First, the primary focus of the GDI is the advancement of the interests of smaller and medium states. The collective rights of developing countries are best pursued through their state political and institutional trajectories and advancement of national interests. These rights are actively contravened by existing initiatives, which over emphasize evolutionary steps to “fit the mold” of monolithic ideals that ostensibly provide sound governance. However, sustainable international development cooperation only emerges when more powerful states acknowledge and respect the rights of smaller and medium regional powers to pursue their own agenda based on independent considerations of great power rivalry. Testament to the increasing independence and autonomy of key regions, as they emerge from the shadows of American military influence and the lingering legacy of Soviet Union, was the recent inaugural summit of the Gulf Cooperation Council (GCC) and the five Central Asian states, which took place late July this year. The summit saw participating countries affirm the need for strengthening cooperation across trade and investment, energy, education, agriculture, culture and other sectors. The GDI is premised on embracing and harnessing the strategic autonomy of all states.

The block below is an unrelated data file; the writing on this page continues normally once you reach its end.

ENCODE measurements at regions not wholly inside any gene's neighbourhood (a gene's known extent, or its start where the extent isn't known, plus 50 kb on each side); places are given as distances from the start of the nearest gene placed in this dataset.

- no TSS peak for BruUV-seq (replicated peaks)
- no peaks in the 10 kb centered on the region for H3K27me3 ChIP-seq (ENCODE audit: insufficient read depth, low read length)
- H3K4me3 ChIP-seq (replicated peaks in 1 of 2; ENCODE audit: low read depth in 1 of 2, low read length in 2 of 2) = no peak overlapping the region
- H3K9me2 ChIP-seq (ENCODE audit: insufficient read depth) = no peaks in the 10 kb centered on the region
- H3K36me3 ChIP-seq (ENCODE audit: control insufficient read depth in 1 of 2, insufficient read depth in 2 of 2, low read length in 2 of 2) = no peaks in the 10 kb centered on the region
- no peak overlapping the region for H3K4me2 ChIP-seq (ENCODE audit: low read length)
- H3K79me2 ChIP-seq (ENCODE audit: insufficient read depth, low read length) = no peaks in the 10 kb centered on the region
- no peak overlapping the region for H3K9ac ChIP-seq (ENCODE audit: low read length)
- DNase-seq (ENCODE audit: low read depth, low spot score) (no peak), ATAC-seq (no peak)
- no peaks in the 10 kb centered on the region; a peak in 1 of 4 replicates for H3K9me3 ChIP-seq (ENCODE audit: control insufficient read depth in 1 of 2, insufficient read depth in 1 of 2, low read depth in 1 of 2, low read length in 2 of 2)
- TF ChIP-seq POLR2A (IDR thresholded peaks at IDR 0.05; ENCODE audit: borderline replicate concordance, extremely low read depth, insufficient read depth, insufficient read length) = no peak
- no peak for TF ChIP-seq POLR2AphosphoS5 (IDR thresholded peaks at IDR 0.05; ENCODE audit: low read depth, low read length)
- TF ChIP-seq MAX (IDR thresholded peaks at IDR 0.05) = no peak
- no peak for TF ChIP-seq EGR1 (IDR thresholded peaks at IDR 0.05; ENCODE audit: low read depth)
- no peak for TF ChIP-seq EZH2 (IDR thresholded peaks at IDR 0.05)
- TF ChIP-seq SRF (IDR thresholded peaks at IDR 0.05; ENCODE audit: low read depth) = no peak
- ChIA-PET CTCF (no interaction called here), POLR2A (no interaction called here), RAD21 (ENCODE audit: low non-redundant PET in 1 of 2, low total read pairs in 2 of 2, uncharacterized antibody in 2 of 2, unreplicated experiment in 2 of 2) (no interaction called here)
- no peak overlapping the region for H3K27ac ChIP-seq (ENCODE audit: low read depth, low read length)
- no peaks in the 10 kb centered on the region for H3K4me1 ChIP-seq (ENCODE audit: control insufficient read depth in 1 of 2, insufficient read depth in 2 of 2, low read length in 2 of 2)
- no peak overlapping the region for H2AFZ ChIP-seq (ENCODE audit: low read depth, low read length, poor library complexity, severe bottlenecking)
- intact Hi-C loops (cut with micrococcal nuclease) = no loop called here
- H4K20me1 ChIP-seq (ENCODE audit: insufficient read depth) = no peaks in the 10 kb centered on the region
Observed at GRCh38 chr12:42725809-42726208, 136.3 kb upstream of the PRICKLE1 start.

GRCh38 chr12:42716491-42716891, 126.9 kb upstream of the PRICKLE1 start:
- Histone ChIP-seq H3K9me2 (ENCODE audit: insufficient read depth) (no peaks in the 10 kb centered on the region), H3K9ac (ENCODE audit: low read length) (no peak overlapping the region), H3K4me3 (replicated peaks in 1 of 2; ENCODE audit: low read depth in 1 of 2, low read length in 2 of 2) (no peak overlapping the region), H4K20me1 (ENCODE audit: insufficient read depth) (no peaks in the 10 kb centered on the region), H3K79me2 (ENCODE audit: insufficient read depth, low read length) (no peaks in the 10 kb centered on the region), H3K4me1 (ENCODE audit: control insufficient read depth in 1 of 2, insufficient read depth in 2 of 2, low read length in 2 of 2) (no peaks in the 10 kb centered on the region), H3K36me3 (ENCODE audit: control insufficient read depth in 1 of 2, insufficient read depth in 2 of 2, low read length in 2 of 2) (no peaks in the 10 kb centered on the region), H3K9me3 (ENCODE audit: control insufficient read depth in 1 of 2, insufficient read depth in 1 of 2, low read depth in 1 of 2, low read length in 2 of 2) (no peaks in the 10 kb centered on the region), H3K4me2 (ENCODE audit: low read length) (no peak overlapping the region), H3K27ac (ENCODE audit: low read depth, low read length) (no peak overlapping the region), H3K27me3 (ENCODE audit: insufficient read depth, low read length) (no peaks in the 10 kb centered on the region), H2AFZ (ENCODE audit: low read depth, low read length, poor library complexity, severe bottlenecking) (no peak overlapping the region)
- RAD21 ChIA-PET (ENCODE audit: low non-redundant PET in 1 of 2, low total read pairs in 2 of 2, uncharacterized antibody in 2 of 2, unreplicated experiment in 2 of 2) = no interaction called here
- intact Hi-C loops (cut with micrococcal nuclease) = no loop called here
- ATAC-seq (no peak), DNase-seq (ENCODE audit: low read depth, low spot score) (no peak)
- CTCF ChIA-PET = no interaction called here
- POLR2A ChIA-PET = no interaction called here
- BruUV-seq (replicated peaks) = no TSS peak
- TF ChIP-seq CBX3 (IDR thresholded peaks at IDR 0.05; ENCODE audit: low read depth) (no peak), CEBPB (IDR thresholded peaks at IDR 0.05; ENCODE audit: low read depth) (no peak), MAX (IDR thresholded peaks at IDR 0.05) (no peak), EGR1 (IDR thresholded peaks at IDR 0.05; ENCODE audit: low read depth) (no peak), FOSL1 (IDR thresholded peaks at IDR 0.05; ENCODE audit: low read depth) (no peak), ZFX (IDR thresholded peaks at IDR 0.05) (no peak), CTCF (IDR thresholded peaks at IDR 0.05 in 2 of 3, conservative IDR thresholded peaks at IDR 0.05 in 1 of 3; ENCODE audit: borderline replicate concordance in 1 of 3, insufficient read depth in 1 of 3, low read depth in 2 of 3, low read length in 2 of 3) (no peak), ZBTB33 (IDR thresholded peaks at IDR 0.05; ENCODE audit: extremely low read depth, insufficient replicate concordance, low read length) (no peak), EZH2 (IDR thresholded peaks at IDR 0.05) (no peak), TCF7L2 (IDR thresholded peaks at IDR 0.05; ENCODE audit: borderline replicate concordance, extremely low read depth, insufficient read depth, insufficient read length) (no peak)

Second, the GDI seeks to ensure that the political leaders in the respective participant governments are accountable to their people. The temptation to view leading politicians and bureaucrats as representative of the interests of the people with absolute discretion over how affairs within “their” countries are governed, must be avoided. It is certainly true that peoples of all nations possess strong and inviolable rights to governing their own affairs, but it is equally plausible to argue that countries who fail to respect the sovereignty of other nations — and ‘intervene’ justified by claiming to improve the lives of citizens in other states — are actually the worse transgressors within the international order. These facts, however, do not constitute an argument or excuse for irresponsible and callous leaders to take advantage of others’ inaction to pursue policies that are blatantly abusive for their own citizens’ interests. From the Rajapaksa administration in Sri Lanka , which squandered billions of yuan in aid offered by China, to the Ferdinand Marcos regime in the Philippines during the Cold War that was largely propped up by expansive American aid , it is apparent that developmental aid fails to reach the people who need it most. Thus, the GDI must keep at its core the common folk of all countries and ensure that administrators of developmental aid are answerable to and cognizant of the interests of the poor and needy. To realize these ambitions, aid programs need to adopt high standards for policy-making and implementation and not become distant and cold international technocrats or fall foul of the erratic whims of a few select, but unaccountable leaders.